There once was a time, if I remember correctly, when the corporate apologists Bush puts in charge of regulating the very industries they serve would at least offer lip service to the public interest. Today, some don’t even bother to pretend.
WASHINGTON, Oct. 29 — The top official for consumer product safety has asked Congress in recent days to reject legislation that would strengthen the agency that polices thousands of consumer goods, from toys to tools.
On the eve of an important Senate committee meeting to consider the legislation, Nancy A. Nord, the acting chairman of the Consumer Product Safety Commission, has asked lawmakers in two letters not to approve the bulk of legislation that would increase the agency’s authority, double its budget and sharply increase its dwindling staff.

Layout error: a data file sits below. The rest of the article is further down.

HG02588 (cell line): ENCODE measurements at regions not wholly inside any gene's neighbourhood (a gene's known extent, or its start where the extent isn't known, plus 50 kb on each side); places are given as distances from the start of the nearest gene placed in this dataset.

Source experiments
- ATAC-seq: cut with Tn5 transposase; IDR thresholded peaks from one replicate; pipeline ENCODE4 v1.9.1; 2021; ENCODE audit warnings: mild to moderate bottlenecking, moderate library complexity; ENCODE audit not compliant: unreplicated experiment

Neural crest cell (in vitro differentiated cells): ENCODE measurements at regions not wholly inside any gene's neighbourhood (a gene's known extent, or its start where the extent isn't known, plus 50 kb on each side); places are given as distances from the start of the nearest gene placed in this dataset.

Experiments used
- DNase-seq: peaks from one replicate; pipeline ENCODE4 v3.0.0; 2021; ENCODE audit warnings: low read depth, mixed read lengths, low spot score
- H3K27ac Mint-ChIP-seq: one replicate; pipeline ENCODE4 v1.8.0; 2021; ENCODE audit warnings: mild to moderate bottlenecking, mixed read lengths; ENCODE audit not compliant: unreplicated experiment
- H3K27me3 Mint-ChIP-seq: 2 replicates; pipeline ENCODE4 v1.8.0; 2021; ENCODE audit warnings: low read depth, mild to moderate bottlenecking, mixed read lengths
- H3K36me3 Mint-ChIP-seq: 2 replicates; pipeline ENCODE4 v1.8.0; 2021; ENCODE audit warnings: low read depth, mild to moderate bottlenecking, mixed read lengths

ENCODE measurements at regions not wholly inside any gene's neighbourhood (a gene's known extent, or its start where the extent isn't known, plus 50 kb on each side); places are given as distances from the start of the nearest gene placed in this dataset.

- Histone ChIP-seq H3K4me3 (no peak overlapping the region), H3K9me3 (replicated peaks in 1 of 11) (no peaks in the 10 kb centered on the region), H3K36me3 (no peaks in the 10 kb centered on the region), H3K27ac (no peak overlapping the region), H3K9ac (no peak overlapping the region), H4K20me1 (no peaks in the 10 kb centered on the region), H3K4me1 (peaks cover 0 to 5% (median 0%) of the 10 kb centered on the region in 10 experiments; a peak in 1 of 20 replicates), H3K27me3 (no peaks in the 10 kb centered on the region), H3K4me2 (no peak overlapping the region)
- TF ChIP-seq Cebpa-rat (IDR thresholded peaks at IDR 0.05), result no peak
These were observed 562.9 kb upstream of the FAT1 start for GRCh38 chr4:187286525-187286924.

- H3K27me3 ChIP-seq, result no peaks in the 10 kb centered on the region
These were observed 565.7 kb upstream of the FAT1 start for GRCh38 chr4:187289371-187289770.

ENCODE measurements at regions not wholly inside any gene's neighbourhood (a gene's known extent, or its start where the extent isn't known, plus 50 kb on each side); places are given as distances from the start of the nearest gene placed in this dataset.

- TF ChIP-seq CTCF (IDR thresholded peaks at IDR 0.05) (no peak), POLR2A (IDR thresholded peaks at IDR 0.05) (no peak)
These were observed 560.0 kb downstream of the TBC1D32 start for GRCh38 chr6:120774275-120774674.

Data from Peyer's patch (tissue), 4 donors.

Ms. Nord opposes provisions that would increase the maximum penalties for safety violations and make it easier for the government to make public reports of faulty products, protect industry whistleblowers and prosecute executives of companies that willfully violate laws.
The measure is an effort to buttress an agency that has been under siege because of a raft of tainted and dangerous products manufactured both domestically and abroad. In the last two months alone, more than 13 million toys have been recalled after tests indicated lead levels of almost 200 times the safety ceiling.